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I noticed an old bottle of milk of magnesia in my refrigerator and saw that it had an expiration date printed: January 2015. Checking the ingredients, I saw only three: magnesium hydroxide, purified water, sodium hypochlorite. I understand that milk of magnesia is more or less a mineral solution. How could this require an expiration date? What would be the consequences of taking milk of magnesia past the expiration date?

(I see that this page discusses expiry dates on chemicals in the abstract; I don't know which of these arguments apply to milk of magnesia in particular, or any other over-the-counter dietary supplement or drug. As an IT professional, I have absolutely no experience or expertise in the physical or life sciences.)

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    $\begingroup$ Has nothing to do with chemistry: Laws in many countries require almost anything sold as edible to have an expiry date. Even white sugar. $\endgroup$ – Karl Sep 13 '15 at 23:56
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    $\begingroup$ And as for the magnesia milk: It will keep good as long as there is enough hypochlorite in it to kill off anything that tries to live in there. Keep the lid tightly on and that is forever. If you trust that lid. ;-) $\endgroup$ – Karl Sep 14 '15 at 1:03
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    $\begingroup$ Milk of magnesia is not a solution, but a suspension. Over time, the suspension may segregate; also, the solid phase (being slightly soluble) may recrystallize into larger grains. This is yet another possible reason for the product to have an expiration date. On a side note, once I was surprised to see the expiration date on table salt (NaCl). Can someone think of a chemical reason behind it? $\endgroup$ – Ivan Neretin Sep 14 '15 at 7:47
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    $\begingroup$ I had seen expiry date on calcium carbonate tablets as well. But I generally don't care about it. $\endgroup$ – WYSIWYG Sep 14 '15 at 8:39
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    $\begingroup$ @KarlRatzsch You did indirectly answer the question already, why not copy-edit it into an answer and liberate the comments section? $\endgroup$ – Martin - マーチン Sep 14 '15 at 12:54
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Many countries require anything marketed as edible to have an expiry date. You can speculate about what might spoil your Magnesia (see comments above), but likely it will be good four or fourty times as long as indicated.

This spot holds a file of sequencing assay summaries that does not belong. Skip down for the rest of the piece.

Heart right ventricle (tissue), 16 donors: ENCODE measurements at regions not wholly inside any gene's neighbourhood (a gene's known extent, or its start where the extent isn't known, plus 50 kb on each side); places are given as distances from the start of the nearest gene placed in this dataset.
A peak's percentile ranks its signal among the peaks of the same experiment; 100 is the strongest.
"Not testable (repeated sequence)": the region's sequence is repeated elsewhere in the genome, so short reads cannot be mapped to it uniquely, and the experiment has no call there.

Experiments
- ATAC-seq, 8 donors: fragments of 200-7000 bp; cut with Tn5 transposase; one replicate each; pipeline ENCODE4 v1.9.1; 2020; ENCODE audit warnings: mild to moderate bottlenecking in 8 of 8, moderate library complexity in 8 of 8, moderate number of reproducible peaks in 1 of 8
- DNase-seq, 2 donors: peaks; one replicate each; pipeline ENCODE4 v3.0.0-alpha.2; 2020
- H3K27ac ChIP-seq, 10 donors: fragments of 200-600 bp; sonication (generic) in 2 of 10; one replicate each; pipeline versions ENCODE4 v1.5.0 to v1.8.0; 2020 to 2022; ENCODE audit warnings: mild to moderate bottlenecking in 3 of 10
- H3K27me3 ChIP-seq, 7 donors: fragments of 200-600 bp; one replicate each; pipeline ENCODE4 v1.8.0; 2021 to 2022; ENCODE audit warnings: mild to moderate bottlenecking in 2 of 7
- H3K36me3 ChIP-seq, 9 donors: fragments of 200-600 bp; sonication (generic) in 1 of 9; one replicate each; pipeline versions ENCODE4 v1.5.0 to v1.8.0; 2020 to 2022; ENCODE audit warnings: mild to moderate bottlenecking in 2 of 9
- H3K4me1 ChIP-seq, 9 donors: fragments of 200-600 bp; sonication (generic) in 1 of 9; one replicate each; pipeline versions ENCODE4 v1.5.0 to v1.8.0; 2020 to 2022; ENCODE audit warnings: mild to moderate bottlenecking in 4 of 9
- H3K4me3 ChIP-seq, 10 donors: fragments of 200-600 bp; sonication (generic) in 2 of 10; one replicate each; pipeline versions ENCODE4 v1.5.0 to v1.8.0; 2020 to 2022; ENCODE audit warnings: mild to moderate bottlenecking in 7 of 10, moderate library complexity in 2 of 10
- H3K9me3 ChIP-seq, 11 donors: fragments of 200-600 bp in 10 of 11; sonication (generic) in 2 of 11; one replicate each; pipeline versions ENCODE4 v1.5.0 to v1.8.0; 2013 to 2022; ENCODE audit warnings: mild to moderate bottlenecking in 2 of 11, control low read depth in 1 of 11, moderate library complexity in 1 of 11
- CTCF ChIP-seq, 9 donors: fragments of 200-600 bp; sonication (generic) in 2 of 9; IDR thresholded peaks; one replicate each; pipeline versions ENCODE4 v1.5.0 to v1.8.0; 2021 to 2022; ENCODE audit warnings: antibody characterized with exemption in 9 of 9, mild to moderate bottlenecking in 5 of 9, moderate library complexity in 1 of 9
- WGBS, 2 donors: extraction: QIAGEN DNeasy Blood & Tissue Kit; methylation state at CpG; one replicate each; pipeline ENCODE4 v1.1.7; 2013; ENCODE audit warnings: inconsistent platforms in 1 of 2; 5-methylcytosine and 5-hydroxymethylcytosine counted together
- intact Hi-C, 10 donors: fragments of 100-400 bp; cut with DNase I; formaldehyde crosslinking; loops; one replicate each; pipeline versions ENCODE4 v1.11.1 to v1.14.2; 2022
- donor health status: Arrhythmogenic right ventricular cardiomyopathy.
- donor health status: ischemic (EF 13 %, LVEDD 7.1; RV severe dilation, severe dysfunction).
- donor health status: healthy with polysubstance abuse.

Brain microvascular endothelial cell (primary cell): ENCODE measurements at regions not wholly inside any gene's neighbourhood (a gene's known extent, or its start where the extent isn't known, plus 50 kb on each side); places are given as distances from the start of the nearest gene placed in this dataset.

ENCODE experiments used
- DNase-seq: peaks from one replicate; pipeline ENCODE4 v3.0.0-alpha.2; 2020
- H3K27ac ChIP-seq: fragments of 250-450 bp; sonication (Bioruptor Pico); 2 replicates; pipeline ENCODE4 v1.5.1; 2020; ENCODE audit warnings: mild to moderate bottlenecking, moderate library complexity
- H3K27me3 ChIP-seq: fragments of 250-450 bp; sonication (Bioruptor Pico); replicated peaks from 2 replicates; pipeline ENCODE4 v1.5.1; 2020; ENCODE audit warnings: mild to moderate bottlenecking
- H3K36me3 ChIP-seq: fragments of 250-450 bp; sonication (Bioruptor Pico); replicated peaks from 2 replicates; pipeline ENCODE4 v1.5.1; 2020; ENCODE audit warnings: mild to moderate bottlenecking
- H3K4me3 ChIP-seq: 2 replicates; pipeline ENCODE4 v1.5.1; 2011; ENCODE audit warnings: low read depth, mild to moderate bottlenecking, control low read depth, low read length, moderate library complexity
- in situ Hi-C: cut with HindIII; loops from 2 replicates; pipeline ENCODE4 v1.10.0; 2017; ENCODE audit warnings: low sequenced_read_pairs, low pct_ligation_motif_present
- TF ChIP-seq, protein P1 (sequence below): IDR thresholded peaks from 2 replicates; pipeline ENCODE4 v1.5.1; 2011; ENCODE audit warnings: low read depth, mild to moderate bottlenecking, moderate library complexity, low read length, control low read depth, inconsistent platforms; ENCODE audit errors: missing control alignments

Of course the lid might not be perfectly tight, and it could dry up or get contaminated by bacteria, but this can happen anytime. And certainly after some time it will separate into clear water and a thick suspension of magnesia particles and you'll have to shake or stir it very thoroughly before consummation.

Anyway these expiry dates are 99% baloney. Very few things really get bad before you see the mould grow on them.

Fun fact and (german) exemption to that rule: After six months at the latest, the taste of beer (the non-pasteurised stuff) starts to deteriorate. Yet, according to the date on the bottle, you have 12 more weeks to drink the remainder of that crate with increasing disgust before it "expires".

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    $\begingroup$ Expiry dates also helps companies avoid getting sued by someone who felt unresistable desire to consume something obviously spoiled. No one wants to be responsible to some 50 years old table salt. $\endgroup$ – Greg Sep 14 '15 at 22:15
  • $\begingroup$ Even in the US at least higher courts still believe in the concept of responsible adults and educated consumers. You don't actually get those millions for dryfrying your cat in the microwave. ;-) $\endgroup$ – Karl Sep 14 '15 at 22:34
  • $\begingroup$ I wasn't speaking about US exclusively. Or you meant the US is a unique exception? Anyway, I think we can agree on that companies have tendencies to extremely undershoot realistic expiry dates, often 1-2 order of magnitude. Doing so makes no significant cost to them: no one wants sell 50 years old SPAM in their shop, and most accounting system write such down as loss. Trashing old, unsold stocks is actually cheaper than keeping them around. Making our costumers trashing their old stock is not a cost for the company neither. On the other hand, if anything happens, they can loose a lot. $\endgroup$ – Greg Sep 14 '15 at 22:45
  • $\begingroup$ If you actually tried to sell 50 year old spam, you'll be liable for your customers upturned stomachs, with or without an expiry date on the can. If a stupid customer finds it in his basement in 2045, it will make no difference either. $\endgroup$ – Karl Sep 14 '15 at 23:04

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